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Need your opinion! Set up for tough acoustic environment.

Discussion in 'Amps and Cabs [BG]' started by Shawn80, Apr 15, 2009.

  1. Shawn80


    Mar 17, 2009
    Hello, everybody!
    Would love to get some tips. Probably, some of you have been into this.
    You see, I play passive Fender jazz downtuned CGCF (what is a pain in the ass by itself) through quite a weird rig - PJB M-500 head to an SVT410HLF. Our rehearsal room is 10x4 meters and after 6 months i'm still tweaking the sound. The low end from ported HLF is huge - good for stage, useless for a room. M500 has a 12band graphics and semi-parametric but it can't boost the needed mids to cut through!
    In other words, that thing is boomy and can't be helped as it is.

    What do you think I should do?
    I see several options:
    1) sell SVT410 --> get PJB 6T&9B
    2) sell SVT410 --> get SVT810 which is SEALED
    3) sell the whole rig --> new rig with sealed midrange-y cab(s)
    4) switch to active basses (EMG's and so on...)??? (the band requires "passive" Fender tone)
    5) get myself a girlfriend)
    6) am I completely on a wrong way?

    Any thoughts?

    Thanks for your time! ;)
  2. RickenBoogie


    Jul 22, 2007
    Dallas, TX
    You could cut the offending frequencies. Eq's work both ways, you may just need to cut back on some of the lower ones.
  3. Thor

    Thor Gold Supporting Member In Memoriam

    What gauge strings are you using for this tuning?

    The reason I am asking this is that you might do better with a
    set gauged BEAG, giving a tighter string and a little more harmonic content.

    .45 -.105 is probably gonna be a bit floppy.

    Edit: Ditto on the g/f
  4. johnk_10

    johnk_10 vintage bass nut Supporting Member Commercial User

    Feb 16, 2008
    Thousand Oaks, CA
    John K Custom Basses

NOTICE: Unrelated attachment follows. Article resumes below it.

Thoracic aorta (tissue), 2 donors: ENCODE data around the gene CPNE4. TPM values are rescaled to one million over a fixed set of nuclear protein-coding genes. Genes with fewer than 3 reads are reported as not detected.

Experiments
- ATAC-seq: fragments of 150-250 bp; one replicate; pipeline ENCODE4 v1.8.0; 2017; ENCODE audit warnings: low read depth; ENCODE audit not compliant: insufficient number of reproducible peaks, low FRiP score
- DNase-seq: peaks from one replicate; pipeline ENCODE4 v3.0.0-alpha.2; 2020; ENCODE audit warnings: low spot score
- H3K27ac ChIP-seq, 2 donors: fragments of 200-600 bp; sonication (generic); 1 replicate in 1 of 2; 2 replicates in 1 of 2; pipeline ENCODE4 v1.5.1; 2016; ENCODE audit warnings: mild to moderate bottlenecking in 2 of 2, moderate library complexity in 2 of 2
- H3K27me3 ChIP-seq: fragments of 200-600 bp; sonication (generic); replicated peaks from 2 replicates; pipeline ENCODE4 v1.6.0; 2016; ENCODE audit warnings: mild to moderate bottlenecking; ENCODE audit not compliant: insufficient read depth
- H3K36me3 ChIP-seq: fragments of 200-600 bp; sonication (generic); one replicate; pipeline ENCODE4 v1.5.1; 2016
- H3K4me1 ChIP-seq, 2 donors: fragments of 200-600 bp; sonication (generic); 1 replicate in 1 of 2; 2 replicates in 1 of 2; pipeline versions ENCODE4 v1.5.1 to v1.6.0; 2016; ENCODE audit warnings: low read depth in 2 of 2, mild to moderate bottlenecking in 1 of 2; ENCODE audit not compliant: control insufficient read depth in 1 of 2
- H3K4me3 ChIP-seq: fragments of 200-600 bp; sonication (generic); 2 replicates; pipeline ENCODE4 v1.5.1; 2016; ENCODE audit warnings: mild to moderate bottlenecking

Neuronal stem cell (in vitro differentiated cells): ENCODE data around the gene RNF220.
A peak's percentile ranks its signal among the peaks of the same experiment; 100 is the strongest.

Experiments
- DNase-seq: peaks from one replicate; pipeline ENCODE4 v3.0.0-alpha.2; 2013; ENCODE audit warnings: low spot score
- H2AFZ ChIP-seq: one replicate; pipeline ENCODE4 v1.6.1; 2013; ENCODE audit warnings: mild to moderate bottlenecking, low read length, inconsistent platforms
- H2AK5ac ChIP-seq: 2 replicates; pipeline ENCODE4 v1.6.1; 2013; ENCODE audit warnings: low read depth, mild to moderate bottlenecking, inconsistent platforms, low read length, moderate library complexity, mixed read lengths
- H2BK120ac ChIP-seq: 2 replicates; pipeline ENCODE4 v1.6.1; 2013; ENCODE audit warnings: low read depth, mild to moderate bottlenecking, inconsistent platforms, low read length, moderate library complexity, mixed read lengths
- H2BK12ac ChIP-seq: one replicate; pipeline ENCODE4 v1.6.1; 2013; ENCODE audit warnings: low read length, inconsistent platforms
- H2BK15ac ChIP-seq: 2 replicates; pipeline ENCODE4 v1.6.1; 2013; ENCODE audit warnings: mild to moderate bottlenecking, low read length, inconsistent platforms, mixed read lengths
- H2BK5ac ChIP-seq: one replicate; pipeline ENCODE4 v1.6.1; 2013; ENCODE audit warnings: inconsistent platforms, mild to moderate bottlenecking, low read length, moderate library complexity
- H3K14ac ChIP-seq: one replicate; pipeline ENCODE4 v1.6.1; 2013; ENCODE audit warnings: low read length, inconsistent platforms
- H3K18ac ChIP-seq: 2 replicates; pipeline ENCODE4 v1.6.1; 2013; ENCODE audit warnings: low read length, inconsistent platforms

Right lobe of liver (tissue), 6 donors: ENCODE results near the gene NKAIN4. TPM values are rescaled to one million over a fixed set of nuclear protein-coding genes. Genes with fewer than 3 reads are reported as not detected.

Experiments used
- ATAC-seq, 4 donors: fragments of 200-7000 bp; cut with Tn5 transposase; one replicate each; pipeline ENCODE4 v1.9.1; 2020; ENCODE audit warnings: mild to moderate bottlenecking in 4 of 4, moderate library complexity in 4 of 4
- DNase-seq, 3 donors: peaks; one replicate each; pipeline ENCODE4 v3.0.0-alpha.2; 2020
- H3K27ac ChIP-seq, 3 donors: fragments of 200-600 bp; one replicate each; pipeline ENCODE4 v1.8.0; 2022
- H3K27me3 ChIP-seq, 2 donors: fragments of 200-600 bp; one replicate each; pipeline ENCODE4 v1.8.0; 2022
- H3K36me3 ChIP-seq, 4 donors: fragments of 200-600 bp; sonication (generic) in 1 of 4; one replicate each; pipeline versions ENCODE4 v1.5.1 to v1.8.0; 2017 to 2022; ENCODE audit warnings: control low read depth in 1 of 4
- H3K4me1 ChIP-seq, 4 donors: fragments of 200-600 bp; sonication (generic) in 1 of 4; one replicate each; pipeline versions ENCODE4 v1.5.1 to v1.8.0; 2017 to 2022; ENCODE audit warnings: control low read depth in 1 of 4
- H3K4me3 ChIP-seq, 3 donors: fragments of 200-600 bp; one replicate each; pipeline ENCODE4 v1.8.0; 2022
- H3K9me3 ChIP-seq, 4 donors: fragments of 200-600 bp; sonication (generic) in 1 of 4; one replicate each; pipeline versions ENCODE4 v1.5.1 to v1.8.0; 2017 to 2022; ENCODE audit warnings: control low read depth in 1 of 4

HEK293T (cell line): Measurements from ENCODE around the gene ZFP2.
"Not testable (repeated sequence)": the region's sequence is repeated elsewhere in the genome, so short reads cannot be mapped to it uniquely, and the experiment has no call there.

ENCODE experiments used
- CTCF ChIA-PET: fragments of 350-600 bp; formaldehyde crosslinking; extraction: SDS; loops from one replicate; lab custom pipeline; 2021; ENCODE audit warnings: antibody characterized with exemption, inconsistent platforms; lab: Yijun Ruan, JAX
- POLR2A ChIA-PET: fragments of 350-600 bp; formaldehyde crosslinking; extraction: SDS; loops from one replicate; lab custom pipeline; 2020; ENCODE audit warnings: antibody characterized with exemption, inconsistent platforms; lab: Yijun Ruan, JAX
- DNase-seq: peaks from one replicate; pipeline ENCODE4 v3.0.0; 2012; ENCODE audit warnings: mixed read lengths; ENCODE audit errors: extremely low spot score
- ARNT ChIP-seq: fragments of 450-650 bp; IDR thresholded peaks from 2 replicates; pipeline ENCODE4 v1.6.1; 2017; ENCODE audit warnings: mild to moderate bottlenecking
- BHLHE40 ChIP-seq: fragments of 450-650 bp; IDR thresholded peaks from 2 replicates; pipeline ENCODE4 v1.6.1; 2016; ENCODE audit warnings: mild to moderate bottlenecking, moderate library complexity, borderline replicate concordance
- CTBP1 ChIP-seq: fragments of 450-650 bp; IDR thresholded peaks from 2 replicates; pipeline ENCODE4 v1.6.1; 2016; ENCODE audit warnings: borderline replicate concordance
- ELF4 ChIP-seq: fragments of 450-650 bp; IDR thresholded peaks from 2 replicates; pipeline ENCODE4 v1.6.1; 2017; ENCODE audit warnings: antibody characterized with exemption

+1. just cut everything below 60-80 hz and it'll have less boominess (mud) and more headroom.

    and #5. get yourself a girlfriend.
  5. Rick Auricchio

    Rick Auricchio Registered Bass Offender

    The point of rehearsal is to learn the songs and hear each other well enough to polish the performance. You're not performing.

    If you know how to get a good tone at a gig, just do what you have to in order to clean up your sound in the rehearsal room. Cut the bottom end for rehearsals.

    As for "the band requiring a passive Fender tone" that sounds like total BS. Do you get to tell the guitarists what guitars to use?
  6. Shawn80


    Mar 17, 2009

    to RickenBoogie, johnk_10 and Rick: yes, of course, I've cut it below 100Hz - doesn't help

    to Thor: it's Thomastik nickel rounds at the moment. .51-.118
    Usually Lo-riders .60-.120 The feel still isn't good but I'm getting used to it.))

    And to Rick: the thing is that we don't gig at all. So I'm not experienced in "getting good tone" in different acoustics. And even in this constant environment I can't make this Ampeg sound right.(
    And actually yes, I might be telling the guitar players what to use. Probably this is due to my poor english ;) by saying "the band requires..." I do not separate myself from the rest. I AM the band as well. I should have said that "the songs require that tone". And we all agree about that :)

    What if this cab is tuned for too certain application? I suspect it was designed to work at midsize venues as a standalone 4ohms ported cab. So can it be just "tuned" such way? :eyebrow:

  7. rbonner


    Sep 25, 2008
    That rehersal room size is ishy. Especially to pack the whole band in and expect to get some sound out of it. You might try some BASS TRAPS on the wall. You could do some research on them and build a couple. They will kill the boominess of the HLF in your room.

    Among my little cabinet collection also stands a nice little 410HLF. It does have a different sound than the 810's but with your drop tuning you can use the bottom end it gives you over an 810...

    I always thought it would be interesting to use one of my SVT-4PRO's and power a stack of two 410HLF's.

    There's people on here who hate the sound from the HLF and call it Muddy etc. There is definately a looser sound to it compared to the tighter bass sound of an 810.

    But your complaint of excessive boominess is room issues. I'd throw some carpet on the floor and hang some loose curtains on the walls... Maybe just buy some construction roll plastic and tape or staple it about 4" from the walls all the way around. It will keep the Bass from reverberating.

    Might fix your problem for $30 bucks.

  8. MIJ-VI

    MIJ-VI Banned Supporting Member

    Jan 12, 2009
    +1 to correcting room acoustics. Audiophiles do this all the time.
  9. Shawn80


    Mar 17, 2009
    Thank you, Bob.) I will check about those "bass traps". Haven't tried yet.
    We did 2 carpets and loose curtains on the walls and ceiling already. Not sure if it's 4" from the walls but close, maybe 3". And this is OK considering guitars,drums and cymbals. I would even say it's a bit too "dry" now.
    By the way, the cab neither is in the corner nor close to the wall.